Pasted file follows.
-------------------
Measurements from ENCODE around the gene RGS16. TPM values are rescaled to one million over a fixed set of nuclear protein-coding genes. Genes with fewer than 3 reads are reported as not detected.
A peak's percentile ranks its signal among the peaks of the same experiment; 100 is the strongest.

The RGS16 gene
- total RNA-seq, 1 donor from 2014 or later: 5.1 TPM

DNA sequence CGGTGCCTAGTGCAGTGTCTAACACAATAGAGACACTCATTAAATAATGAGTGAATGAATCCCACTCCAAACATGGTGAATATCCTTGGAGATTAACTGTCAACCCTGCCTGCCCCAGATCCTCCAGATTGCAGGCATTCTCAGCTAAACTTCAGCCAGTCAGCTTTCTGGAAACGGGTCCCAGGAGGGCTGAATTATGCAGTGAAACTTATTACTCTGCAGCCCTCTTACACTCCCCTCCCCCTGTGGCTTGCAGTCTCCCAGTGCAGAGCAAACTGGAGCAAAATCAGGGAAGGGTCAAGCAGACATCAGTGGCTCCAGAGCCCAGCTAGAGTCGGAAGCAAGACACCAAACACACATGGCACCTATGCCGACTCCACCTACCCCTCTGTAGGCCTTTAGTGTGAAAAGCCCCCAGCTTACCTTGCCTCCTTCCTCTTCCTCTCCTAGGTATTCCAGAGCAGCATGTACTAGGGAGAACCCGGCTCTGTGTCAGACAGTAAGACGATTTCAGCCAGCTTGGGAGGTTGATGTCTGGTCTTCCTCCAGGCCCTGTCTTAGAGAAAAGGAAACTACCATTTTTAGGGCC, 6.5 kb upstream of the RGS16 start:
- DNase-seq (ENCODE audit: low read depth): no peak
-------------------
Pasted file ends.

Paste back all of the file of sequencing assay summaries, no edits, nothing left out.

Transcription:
Measurements from ENCODE around the gene RGS16. TPM values are rescaled to one million over a fixed set of nuclear protein-coding genes. Genes with fewer than 3 reads are reported as not detected.
A peak's percentile ranks its signal among the peaks of the same experiment; 100 is the strongest.

The RGS16 gene
- total RNA-seq, 1 donor from 2014 or later: 5.1 TPM

DNA sequence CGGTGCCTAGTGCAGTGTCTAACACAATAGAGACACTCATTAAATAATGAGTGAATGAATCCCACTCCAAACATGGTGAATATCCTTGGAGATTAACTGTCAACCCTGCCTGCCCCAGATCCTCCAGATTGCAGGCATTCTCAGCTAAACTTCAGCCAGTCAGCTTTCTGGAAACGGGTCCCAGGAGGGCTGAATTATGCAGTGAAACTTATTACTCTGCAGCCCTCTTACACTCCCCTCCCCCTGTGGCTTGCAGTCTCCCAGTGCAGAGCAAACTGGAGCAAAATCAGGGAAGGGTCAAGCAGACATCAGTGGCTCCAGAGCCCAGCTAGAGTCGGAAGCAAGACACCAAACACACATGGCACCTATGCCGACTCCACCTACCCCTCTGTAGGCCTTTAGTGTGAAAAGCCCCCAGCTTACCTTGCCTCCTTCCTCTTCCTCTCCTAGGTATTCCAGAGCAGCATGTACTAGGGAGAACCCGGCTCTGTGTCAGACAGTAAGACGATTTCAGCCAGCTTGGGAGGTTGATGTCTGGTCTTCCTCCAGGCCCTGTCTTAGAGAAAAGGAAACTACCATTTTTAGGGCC, 6.5 kb upstream of the RGS16 start:
- DNase-seq (ENCODE audit: low read depth): no peak